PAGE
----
Some of my fondest childhood memories took place in Japan. Every summer, we would visit my mother’s family in Nasushiobara, a rural exurb north of Tokyo. I would bike past lush green rice fields with my Ojiichan and brother. We would catch dragonflies and walk to the local tempura shop. Ojiichan smiled and waved at the familiar faces we passed by. The Nasushiobara I once knew is held only in these memories.
When Ojiichan died, the Nasushiobara I knew and loved died with him. It wasn’t just his absence that changed the city, but the local government was also changed. It started pushing Gappei (mergers), a federally mandated program that amalgamated municipalities of decreasing population to cut national expenditures and strengthen local administration. Gappei in Nasushiobara took the form of “Land Readjustment” in 2005, where irregularly shaped lots were sliced and boxed into strictly regimented grids to improve public infrastructure, like roads and sewage systems. For the sake of fitting into a more “regular” grid, my grandparents’ house was lifted by a crane, dropped onto a rail track, and pulled to a location just five minutes away. Ctrl X, Ctrl V – home was quite literally cut and pasted into the Gappei grid, flattening over the existing grid as if thousands of memories and personal attachments didn’t already exist between those lines.
Rural Japan’s municipal merger program dissolved Nasushiobara into surrounding neighborhoods in the name of “efficiency” and “growth.” I became witness to its rapid homogenization and so-called development; each year, I lost yet another element of the city that I loved. In 2007 I lost the vegetable gardens to perfectly paved roads; in 2008 I lost the rice fields to rows of identical apartments; in 2009 I lost the small local shops to mega-markets. We stopped walking on pebble pathways to street merchants to buy potato kurokke; we started driving on wide roads to chain supermarkets to buy the same things that I could buy in California. Nasushiobara’s identity, culture, and history was dissolved in a cookie cutter standardization that made for repetitive and auto-centric landscapes indistinguishable from everything nearby.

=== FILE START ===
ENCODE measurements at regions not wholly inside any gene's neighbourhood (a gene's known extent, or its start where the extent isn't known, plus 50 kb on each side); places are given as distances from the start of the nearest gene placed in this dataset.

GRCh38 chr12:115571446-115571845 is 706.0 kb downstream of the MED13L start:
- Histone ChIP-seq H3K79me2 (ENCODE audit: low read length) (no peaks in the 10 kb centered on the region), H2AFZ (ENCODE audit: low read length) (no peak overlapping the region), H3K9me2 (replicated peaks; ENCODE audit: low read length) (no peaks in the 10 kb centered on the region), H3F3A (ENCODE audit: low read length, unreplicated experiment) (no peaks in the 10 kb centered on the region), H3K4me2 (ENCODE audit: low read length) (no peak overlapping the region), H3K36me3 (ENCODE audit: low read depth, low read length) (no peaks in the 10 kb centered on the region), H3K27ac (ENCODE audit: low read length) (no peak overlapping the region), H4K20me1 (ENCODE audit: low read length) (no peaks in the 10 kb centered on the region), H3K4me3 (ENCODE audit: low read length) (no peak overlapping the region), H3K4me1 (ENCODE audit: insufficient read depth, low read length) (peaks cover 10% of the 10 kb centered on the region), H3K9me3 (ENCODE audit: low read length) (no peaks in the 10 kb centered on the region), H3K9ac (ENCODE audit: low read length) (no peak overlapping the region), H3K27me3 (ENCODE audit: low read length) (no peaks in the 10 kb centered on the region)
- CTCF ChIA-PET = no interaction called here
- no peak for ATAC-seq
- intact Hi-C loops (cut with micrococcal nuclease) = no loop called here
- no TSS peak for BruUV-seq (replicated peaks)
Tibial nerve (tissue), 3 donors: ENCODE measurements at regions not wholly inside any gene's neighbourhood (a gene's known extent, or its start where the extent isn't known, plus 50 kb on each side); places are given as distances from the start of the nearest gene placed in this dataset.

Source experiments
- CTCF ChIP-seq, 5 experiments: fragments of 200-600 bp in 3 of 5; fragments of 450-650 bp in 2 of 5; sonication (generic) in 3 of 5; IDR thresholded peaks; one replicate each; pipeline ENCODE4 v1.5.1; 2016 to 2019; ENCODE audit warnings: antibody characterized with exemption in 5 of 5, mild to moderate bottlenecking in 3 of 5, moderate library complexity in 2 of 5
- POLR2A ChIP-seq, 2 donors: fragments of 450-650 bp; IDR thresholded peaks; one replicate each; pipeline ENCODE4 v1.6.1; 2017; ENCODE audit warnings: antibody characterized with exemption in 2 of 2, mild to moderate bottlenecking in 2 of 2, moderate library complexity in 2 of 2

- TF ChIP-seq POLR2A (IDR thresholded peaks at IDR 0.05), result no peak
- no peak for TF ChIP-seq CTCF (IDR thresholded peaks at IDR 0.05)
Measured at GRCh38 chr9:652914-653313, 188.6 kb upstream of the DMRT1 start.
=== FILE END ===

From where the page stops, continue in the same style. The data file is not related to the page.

The Japanese government sought to cut costs in a top-down, hasty displacement — in doing so, it cut corners and ultimately created spaces that are clones of schemes found everywhere. The loss of place in Nasushiobara helped me understand that location-based markers of human experience are precious and vastly important for fruitful connections to each other and our environment. Neighborhoods should be patterned with overlapping and interlocking community ties developed over time. It is easy to cut and paste seemingly simple solutions — yet these solutions are often simplistic reductions that create messier, more complicated problems. Development should not mean dispossession; efficiency should not mean erasure. We cannot simply press Ctrl Z to undo this process.